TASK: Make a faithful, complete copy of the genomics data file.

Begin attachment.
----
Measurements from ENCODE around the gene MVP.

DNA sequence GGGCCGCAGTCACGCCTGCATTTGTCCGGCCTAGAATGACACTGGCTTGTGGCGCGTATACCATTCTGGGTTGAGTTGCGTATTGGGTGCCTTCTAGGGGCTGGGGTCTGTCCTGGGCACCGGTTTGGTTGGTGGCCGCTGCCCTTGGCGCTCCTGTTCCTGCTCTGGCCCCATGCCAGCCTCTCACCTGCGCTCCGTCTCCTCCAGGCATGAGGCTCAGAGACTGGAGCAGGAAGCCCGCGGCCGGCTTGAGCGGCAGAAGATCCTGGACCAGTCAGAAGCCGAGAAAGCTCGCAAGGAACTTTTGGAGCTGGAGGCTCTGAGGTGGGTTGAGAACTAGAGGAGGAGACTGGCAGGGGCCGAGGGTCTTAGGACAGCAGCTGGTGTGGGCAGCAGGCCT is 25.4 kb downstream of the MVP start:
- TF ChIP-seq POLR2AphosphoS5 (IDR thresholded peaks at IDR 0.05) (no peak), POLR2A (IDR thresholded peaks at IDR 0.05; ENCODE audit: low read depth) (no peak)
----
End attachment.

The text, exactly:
Measurements from ENCODE around the gene MVP.

DNA sequence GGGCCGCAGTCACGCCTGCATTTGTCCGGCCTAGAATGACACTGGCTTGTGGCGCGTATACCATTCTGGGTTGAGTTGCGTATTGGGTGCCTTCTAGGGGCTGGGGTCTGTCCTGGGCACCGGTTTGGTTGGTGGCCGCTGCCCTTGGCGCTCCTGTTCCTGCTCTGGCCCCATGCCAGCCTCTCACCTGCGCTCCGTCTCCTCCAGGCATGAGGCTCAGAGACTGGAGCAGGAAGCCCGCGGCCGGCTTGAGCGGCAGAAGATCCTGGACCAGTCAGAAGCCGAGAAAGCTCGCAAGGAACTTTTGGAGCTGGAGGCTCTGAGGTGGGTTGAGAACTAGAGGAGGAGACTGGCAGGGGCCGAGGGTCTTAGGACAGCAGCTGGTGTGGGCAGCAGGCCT is 25.4 kb downstream of the MVP start:
- TF ChIP-seq POLR2AphosphoS5 (IDR thresholded peaks at IDR 0.05) (no peak), POLR2A (IDR thresholded peaks at IDR 0.05; ENCODE audit: low read depth) (no peak)